Many believe they could use a little individual democracy in their lives. This involves living a life the way one wants to live it and not relying on anyone else to tell them what to do or how to do it.
This was one of the inspiring messages given in a lecture on Dec. 2 by Kris Radish, renowned journalist and best-selling author of 10 books that have been read by close to a million people.
This lecture marked Radish’s first return visit to Utah after 24 years, when she left her position as the Utah County bureau chief for the Deseret News to begin traveling around the world in pursuit of stories and eventually settling down in Wisconsin to write her novels.
Radish’s books have focused on empowering women. Radish uses her life experiences to create fictional characters who are faced with real issues that real women deal with on a daily basis.
Radish knew from a young age that she wanted to become a writer, but it wasn’t an easy road to get to where she is today. She had to go through skeptical teachers, bad jobs, a divorce, rejection of her novels and dishonest agents, along with the day-to-day trials everyone is faced with.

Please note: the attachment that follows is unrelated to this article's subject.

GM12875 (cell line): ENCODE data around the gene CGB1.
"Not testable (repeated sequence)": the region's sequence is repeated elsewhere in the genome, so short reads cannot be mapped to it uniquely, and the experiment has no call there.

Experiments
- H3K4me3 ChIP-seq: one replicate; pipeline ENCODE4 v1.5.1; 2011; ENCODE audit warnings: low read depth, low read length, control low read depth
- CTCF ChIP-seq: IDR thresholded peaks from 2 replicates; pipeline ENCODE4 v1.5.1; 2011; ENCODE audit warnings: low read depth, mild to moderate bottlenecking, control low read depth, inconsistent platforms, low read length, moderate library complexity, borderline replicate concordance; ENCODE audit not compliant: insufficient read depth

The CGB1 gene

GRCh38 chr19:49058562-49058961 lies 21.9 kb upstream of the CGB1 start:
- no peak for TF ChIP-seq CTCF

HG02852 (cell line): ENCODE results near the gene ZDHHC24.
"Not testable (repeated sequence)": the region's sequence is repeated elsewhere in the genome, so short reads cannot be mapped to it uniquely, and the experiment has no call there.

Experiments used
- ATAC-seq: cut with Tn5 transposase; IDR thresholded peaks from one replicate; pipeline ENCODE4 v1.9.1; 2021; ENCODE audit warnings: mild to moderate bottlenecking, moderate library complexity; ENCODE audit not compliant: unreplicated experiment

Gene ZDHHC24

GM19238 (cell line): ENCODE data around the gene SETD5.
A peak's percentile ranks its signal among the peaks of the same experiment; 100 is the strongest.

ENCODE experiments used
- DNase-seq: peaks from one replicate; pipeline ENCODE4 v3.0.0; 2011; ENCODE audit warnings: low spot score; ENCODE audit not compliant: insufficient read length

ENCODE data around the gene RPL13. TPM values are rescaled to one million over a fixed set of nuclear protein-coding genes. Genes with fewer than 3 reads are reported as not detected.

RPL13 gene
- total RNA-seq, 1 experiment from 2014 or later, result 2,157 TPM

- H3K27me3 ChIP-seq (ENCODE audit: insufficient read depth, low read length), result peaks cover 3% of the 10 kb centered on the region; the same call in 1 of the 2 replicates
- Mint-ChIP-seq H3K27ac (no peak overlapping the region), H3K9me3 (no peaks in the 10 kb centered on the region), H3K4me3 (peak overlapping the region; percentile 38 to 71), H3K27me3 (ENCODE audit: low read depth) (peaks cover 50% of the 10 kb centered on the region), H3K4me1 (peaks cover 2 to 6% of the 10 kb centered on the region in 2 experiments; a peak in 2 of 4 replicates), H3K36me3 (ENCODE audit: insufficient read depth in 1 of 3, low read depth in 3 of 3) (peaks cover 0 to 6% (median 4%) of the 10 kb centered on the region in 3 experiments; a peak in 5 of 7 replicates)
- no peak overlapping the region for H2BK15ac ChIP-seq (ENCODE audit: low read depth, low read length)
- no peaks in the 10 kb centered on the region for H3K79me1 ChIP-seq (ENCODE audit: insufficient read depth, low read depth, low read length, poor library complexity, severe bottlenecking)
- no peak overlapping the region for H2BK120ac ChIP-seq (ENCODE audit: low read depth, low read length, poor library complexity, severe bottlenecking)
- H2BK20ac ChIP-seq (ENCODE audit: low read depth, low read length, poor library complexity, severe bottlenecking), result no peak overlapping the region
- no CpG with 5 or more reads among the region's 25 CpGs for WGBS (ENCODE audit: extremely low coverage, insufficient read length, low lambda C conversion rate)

But even in the face of these hardships Radish didn’t give up. She knew what she wanted to be and no one could stop her.
“You have to keep a fire under your dreams, no matter how it rains and pours,” Radish said.
Senior Lisa Beaudry recognized the importance of this in her own life.
“It rains everyday in my life,” Beaudry said.
According to Beaudry, the presentation helped her to think about things in a different light and inspired her to continue pursuing her dreams.
Even though Radish has gone through some tough times, she said she wouldn’t trade these experiences for instant fame because it has helped shape who she is and has become the basis for many of her novels.
Although these books carry primarily a female fan base, the issues that Radish addresses are still applicable to men as well.
Jacob Guillen, a junior in the Criminal Justice program who is minoring Philosophy, said that he didn’t mind Radish’s sometimes feminist remarks.
“I enjoyed her value to pursue her dreams through her trials,” Guillen said.
As Radish pursued these dreams she learned the importance of following her heart and not giving up.
“We are told what to do and how to live. It is hard to step out, but once you do it’s the most spiritual and wonderful thing,” Radish said. “Happy endings are possible.”